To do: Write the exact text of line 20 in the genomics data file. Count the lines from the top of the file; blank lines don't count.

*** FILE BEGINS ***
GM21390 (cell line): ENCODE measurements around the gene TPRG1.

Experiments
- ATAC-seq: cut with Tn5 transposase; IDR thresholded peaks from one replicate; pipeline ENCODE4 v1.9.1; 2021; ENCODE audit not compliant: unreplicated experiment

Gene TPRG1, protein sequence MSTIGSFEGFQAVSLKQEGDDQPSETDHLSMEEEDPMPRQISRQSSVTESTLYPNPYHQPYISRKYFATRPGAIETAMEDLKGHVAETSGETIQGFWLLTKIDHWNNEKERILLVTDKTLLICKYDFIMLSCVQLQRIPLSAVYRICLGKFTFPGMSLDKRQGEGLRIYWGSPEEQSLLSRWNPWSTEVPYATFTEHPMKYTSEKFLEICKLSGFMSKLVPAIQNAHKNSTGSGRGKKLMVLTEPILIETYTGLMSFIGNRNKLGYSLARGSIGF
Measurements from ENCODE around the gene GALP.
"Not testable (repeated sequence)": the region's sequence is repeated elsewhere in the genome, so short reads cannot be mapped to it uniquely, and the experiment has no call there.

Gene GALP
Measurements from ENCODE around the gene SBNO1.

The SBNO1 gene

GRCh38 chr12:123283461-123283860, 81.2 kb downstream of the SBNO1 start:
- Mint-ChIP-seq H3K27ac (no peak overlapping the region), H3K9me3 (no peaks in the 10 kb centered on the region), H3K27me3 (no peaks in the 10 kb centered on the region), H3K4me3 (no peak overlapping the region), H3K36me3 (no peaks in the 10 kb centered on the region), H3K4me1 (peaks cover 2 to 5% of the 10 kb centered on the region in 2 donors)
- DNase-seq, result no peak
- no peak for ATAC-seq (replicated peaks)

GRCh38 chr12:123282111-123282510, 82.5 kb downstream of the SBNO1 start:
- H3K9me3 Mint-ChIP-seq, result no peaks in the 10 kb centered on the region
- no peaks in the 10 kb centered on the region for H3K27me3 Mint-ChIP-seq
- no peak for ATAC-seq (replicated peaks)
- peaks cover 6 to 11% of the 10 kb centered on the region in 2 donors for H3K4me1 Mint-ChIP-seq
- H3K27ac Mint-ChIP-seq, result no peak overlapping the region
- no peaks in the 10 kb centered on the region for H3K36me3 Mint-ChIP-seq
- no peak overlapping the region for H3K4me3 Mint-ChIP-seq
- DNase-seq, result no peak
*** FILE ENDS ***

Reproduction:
- no peaks in the 10 kb centered on the region for H3K36me3 Mint-ChIP-seq